I do want to provide one last opportunity for Tasnim.  I'm not sure if she made it back on.  The federation does respect the voices of those who have various religions including our blind Muslims.  Tasnim, were you able to get reconnected? 

TASNIM ALSHULI: Yes, I am.  I apologize, everyone.
This is the first time this has happened.  I turned off my camera.  I'm using it on the phone.  Thanks for your patience.  I'll start from the part that I left off which is I'm not only    I'm a blind Muslim.  I'm also an Arab American.
Ever since I joined the NFB in 2016, I had a feeling something was missing.  Whether I was part of the NFB of North Carolina or Arizona, I felt I'm surrounded by family but there's always the feeling of something's missing and this piece that's missing is now being addressed.  Other beliefs and practices are starting to be included in spaces within the federation.  As a blind Muslim along with other blind Muslims in the federation, we had to juggle between our religious Islamic practices and our involvement in the federation.  For example, lack of accommodations and another segregation factor we face is the prayers that are usually offered.  For the first time during this convention where we as Muslims were asked to open Thursday's general session with an Islamic prayer which was a big step toward inclusion and we appreciate that.  

Another challenging struggle is to have to choose between NFB related commitments over observances of major holidays.  This was the case when I was a state scholarship recipient.  The convention that year fell on the day of sacrifice.  This is when Muslims commemorate the story of Prophet Abraham.  This holy day concludes a series of holy days, especially the period of pilgrimage.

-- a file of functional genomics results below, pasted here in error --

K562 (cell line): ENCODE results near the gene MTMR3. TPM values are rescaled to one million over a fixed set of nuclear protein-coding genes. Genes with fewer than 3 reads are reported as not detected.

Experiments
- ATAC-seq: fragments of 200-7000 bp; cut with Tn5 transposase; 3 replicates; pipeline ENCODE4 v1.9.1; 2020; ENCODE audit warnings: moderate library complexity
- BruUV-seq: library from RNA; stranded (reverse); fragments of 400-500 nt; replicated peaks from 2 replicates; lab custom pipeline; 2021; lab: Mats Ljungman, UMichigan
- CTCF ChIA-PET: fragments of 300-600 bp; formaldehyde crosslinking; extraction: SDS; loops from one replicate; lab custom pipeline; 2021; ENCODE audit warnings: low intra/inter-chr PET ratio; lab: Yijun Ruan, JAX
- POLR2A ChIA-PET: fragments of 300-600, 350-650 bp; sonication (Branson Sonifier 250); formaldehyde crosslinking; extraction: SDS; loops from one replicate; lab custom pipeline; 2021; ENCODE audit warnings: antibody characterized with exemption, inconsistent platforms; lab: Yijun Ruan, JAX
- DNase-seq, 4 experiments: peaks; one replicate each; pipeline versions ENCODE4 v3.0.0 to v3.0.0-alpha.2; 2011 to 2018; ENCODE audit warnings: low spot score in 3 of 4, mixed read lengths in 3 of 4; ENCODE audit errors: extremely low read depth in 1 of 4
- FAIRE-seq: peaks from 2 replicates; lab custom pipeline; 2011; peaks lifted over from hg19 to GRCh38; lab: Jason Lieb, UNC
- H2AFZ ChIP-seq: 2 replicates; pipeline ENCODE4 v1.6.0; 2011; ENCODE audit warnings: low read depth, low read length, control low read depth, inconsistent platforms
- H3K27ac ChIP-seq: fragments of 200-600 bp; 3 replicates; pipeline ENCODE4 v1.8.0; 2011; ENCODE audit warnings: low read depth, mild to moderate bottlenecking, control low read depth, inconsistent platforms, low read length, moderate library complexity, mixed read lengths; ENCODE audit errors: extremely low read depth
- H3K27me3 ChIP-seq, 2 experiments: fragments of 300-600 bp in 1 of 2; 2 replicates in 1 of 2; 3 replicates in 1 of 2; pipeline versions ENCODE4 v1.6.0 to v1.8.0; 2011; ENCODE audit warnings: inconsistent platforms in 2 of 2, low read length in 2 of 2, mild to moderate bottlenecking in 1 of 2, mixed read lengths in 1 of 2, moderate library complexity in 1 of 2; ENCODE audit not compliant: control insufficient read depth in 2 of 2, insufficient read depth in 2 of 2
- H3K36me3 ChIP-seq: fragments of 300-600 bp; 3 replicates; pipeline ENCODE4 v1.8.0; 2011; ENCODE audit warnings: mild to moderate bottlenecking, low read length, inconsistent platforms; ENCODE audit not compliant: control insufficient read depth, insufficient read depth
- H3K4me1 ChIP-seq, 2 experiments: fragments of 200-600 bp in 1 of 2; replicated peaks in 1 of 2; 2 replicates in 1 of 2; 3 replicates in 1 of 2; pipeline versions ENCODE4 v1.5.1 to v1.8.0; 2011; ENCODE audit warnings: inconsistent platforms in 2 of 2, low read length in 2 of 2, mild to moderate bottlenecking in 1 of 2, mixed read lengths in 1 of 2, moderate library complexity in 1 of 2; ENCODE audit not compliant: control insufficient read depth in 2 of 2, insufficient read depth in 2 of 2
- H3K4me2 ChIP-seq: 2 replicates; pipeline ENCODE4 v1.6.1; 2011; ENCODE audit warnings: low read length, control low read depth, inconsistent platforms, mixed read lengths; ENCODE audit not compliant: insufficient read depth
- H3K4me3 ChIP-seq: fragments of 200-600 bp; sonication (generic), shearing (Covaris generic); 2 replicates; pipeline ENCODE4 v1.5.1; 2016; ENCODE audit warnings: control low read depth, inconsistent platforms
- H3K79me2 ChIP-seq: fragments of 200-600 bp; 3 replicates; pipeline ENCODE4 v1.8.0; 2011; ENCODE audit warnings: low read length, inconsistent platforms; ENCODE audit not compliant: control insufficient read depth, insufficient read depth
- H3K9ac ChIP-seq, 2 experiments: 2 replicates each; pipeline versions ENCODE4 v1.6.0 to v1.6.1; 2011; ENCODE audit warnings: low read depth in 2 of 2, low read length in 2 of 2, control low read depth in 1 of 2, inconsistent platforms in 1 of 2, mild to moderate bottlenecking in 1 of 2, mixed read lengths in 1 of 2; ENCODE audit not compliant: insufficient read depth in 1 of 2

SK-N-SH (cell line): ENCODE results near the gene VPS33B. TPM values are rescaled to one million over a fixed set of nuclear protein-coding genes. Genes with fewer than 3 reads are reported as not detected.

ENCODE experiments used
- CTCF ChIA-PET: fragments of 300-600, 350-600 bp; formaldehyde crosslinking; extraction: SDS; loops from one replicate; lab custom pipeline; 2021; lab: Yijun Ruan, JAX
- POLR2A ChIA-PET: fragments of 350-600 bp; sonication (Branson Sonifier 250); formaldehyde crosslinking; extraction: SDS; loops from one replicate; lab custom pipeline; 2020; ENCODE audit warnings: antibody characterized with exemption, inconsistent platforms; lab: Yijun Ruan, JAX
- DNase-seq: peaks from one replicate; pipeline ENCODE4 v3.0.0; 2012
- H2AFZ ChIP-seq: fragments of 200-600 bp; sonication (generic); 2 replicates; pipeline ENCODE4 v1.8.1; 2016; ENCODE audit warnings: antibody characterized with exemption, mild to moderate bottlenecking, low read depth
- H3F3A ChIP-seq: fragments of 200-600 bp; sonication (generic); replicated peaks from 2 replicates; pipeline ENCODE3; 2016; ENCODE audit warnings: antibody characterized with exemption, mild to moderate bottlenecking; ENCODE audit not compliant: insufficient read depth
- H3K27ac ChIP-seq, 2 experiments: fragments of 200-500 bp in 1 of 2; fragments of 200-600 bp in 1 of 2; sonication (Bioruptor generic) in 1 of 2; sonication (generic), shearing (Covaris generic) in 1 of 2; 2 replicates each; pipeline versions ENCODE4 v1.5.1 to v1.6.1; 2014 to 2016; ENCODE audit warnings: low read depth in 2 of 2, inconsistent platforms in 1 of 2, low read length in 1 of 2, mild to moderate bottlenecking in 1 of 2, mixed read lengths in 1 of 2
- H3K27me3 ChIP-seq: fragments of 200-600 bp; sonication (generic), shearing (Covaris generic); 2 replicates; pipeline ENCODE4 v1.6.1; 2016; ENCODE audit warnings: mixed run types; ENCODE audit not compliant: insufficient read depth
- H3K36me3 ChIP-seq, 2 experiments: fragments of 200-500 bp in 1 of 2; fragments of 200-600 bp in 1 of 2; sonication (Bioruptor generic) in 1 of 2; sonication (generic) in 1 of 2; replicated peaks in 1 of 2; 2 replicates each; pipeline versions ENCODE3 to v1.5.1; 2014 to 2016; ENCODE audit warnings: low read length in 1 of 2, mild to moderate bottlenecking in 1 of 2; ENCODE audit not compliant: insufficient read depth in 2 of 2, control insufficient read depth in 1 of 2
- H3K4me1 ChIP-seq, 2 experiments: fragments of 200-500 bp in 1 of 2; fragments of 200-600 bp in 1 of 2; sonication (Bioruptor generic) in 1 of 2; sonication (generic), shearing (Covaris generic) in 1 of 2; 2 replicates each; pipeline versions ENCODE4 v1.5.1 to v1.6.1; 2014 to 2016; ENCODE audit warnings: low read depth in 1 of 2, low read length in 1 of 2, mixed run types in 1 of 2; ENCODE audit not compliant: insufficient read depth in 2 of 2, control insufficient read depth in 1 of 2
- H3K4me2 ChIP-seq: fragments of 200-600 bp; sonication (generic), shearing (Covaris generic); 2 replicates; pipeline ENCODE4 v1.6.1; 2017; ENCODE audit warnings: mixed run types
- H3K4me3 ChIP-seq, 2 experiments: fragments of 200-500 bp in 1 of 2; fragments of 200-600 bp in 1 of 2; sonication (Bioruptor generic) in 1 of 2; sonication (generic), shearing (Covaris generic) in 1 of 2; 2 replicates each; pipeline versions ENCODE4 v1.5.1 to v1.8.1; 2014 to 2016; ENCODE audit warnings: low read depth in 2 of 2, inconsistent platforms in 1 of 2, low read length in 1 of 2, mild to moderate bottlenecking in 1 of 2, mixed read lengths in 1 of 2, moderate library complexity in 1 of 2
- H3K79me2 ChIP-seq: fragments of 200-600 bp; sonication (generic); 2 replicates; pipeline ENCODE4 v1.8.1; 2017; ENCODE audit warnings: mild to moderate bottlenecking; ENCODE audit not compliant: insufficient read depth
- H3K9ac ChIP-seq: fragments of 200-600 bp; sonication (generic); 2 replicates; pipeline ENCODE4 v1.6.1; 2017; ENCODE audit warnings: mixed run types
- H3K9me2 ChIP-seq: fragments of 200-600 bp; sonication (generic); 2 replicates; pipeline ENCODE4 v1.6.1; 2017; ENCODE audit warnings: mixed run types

Muslims ask God's forgiveness and skipping the significant holy days was necessary as it is mandatory that the finalist cannot be excused from his or her responsibilities.  Even for religious observances.  Which will lead to disqualification.  As everyone knows, it is a great honor to receive such recognition. It was also a means for me to connect with my new community in having to move from one state to another.

To re establish myself within this lovely community.  Missing holiday observances is a time of struggle and solitude for people of faith.  Islamic holidays are very social and collaborative.  You're usually at the mosque and with your family and loved ones, praying and remembering God, sharing love and joy.  

In most cases, Islamic religious observances are hardly recognized or even taken into consideration.  In the federation and generally in the United States.  However the federation is changing that.  The federation is directly working with the NFB Muslims group to do what needs to be done to have Islamic practices be recognized and Muslims included within the federation.  The federation is Head Starting this initiative. Hopefully the federation will serve as a model to the United States when it comes to access inclusion and equity for Muslims and other underrepresented groups.  I want to be one of the voices that encourages my beloved NFB and other communities in America and beyond to become familiar with the true Islam…

[Switching captioners]